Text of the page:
Anxiety is the inevitable consequence of the absolute (i.e. ‘unyieldingly rigid’) nature of our mental categories, which are generally the only way of relating to the world that we have. Our rational (or ‘categorical’) mind is our constant companion, as well as being our infallible guide or advisor with regard to what is going on with the world, and what is going on with us. It tells us in no uncertain terms what the world is about and what we are about. The only problem – as we have been saying all along – is that this mind, this companion or advisor isn’t really so infallible at all, even though we find it all but impossible to ever question its guidance or ‘advice’.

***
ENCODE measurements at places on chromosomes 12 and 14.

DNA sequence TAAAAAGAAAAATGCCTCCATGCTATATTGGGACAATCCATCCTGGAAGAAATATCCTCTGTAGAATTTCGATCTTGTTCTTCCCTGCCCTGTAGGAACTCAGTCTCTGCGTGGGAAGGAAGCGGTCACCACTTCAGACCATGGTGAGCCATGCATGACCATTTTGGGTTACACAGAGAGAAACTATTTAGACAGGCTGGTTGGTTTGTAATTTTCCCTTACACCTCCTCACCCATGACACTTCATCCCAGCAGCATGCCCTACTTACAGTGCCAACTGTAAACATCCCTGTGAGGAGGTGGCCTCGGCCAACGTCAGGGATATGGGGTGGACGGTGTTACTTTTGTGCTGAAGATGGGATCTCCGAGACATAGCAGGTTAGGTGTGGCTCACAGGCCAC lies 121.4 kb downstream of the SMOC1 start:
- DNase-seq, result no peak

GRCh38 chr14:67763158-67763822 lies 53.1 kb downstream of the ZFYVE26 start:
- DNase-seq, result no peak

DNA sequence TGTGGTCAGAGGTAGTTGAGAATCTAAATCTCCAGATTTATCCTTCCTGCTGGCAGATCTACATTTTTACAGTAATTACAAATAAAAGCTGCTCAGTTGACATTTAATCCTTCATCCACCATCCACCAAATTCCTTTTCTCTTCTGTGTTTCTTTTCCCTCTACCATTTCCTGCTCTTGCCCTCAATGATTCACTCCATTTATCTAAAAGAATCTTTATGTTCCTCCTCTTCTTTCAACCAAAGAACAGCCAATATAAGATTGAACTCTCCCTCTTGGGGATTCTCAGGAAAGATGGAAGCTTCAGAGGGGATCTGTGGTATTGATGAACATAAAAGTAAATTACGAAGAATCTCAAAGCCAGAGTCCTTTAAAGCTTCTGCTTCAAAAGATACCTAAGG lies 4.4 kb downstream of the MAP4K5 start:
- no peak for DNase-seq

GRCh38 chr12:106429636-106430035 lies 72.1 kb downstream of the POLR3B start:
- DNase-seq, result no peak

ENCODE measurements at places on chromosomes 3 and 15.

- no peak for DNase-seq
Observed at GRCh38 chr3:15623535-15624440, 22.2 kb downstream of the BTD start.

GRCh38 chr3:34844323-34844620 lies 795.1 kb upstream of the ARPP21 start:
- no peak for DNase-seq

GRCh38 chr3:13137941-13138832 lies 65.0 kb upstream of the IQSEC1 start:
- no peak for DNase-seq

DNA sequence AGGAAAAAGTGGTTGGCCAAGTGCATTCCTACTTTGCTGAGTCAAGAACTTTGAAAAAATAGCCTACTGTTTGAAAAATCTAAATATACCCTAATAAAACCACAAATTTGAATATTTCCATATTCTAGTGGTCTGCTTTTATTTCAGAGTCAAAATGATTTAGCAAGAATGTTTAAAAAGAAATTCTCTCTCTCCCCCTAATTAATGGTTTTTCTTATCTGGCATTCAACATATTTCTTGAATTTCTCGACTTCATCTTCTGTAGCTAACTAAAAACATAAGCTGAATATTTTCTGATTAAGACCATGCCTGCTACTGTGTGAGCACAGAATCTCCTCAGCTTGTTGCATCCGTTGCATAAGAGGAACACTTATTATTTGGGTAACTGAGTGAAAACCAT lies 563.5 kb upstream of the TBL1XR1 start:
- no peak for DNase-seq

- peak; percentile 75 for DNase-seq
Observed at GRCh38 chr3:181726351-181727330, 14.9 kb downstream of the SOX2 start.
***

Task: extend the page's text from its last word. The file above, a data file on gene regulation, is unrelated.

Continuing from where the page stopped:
Just to make this point one more time – the reason the rational or categorical mind is not merely fallible but actually fundamentally fallible is because it is in its essence rigid and black-and-white (i.e. either something is good or it is bad, either something is right or it is wrong, either I am a success or I am a failure, and so on) whilst reality itself is not made up of categories. Reality itself is constantly changing, constantly flowing, forever unfolding in a new and unpredictable way…

 

 

The ‘answer’ to anxiety is therefore to allow reality to change, flow, or unfold as it will (not that we could forbid it or prevent it from doing so anyway). This as we have said represents an unprecedented change in attitude for us, but it is nevertheless a change that can occur gently, if only we can find it in ourselves to assent to it – at least in principle – rather than stubbornly resisting it at every turn, which is what we almost always do.